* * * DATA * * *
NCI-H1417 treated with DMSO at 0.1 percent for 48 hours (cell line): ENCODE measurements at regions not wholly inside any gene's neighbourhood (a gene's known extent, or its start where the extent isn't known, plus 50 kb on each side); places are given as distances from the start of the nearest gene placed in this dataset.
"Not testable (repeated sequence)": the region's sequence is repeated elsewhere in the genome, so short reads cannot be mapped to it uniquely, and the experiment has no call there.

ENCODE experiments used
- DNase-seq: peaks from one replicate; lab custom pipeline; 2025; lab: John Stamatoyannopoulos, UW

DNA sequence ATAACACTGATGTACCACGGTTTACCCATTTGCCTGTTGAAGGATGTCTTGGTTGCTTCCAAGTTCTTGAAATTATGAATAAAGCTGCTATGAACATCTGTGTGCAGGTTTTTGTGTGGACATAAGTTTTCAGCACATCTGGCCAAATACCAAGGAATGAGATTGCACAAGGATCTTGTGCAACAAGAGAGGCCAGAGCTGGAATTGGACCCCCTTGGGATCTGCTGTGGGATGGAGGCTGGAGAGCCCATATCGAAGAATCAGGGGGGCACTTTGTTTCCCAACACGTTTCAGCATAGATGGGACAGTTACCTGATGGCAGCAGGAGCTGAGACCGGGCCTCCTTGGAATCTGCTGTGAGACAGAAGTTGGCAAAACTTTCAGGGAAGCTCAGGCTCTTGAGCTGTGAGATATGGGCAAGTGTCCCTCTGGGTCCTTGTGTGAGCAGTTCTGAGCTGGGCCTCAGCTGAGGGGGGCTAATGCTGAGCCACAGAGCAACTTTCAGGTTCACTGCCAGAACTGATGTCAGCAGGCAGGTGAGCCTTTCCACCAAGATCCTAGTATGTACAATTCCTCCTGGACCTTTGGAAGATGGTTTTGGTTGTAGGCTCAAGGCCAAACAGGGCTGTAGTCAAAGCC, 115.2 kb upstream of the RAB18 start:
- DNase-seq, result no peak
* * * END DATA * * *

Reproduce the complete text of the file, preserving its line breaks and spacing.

NCI-H1417 treated with DMSO at 0.1 percent for 48 hours (cell line): ENCODE measurements at regions not wholly inside any gene's neighbourhood (a gene's known extent, or its start where the extent isn't known, plus 50 kb on each side); places are given as distances from the start of the nearest gene placed in this dataset.
"Not testable (repeated sequence)": the region's sequence is repeated elsewhere in the genome, so short reads cannot be mapped to it uniquely, and the experiment has no call there.

ENCODE experiments used
- DNase-seq: peaks from one replicate; lab custom pipeline; 2025; lab: John Stamatoyannopoulos, UW

DNA sequence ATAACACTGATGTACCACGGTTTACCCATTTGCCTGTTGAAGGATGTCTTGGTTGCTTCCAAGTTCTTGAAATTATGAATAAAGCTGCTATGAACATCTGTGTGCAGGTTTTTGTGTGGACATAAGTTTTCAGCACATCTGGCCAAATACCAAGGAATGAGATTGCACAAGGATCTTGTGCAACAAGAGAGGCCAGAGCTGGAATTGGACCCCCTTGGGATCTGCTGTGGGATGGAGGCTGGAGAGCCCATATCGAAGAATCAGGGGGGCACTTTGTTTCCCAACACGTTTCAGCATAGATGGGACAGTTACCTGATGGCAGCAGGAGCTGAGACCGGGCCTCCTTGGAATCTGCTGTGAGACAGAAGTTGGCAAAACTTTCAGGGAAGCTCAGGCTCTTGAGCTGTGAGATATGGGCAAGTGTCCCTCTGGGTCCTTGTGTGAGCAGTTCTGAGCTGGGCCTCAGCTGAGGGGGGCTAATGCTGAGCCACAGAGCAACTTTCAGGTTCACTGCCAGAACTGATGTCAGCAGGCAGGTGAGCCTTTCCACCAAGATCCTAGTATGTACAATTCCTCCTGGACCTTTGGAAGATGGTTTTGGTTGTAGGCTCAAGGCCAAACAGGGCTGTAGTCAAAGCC, 115.2 kb upstream of the RAB18 start:
- DNase-seq, result no peak